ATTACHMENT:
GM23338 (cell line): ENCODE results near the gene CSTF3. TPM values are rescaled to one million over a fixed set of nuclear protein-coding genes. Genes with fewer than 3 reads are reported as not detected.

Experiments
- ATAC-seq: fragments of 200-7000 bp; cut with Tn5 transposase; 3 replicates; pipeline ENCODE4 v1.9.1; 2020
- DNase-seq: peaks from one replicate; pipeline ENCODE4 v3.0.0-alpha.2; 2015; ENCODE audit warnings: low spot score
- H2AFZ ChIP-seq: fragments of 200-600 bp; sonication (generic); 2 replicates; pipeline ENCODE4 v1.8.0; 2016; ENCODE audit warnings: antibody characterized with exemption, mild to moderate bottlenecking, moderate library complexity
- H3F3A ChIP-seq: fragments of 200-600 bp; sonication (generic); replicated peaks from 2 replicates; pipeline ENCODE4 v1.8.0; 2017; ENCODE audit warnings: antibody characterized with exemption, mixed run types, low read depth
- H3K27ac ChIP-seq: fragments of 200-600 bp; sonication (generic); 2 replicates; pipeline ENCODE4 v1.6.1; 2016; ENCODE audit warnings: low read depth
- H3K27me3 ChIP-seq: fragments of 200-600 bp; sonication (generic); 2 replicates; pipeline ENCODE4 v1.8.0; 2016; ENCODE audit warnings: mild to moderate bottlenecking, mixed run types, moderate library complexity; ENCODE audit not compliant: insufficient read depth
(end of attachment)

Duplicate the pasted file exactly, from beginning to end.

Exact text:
GM23338 (cell line): ENCODE results near the gene CSTF3. TPM values are rescaled to one million over a fixed set of nuclear protein-coding genes. Genes with fewer than 3 reads are reported as not detected.

Experiments
- ATAC-seq: fragments of 200-7000 bp; cut with Tn5 transposase; 3 replicates; pipeline ENCODE4 v1.9.1; 2020
- DNase-seq: peaks from one replicate; pipeline ENCODE4 v3.0.0-alpha.2; 2015; ENCODE audit warnings: low spot score
- H2AFZ ChIP-seq: fragments of 200-600 bp; sonication (generic); 2 replicates; pipeline ENCODE4 v1.8.0; 2016; ENCODE audit warnings: antibody characterized with exemption, mild to moderate bottlenecking, moderate library complexity
- H3F3A ChIP-seq: fragments of 200-600 bp; sonication (generic); replicated peaks from 2 replicates; pipeline ENCODE4 v1.8.0; 2017; ENCODE audit warnings: antibody characterized with exemption, mixed run types, low read depth
- H3K27ac ChIP-seq: fragments of 200-600 bp; sonication (generic); 2 replicates; pipeline ENCODE4 v1.6.1; 2016; ENCODE audit warnings: low read depth
- H3K27me3 ChIP-seq: fragments of 200-600 bp; sonication (generic); 2 replicates; pipeline ENCODE4 v1.8.0; 2016; ENCODE audit warnings: mild to moderate bottlenecking, mixed run types, moderate library complexity; ENCODE audit not compliant: insufficient read depth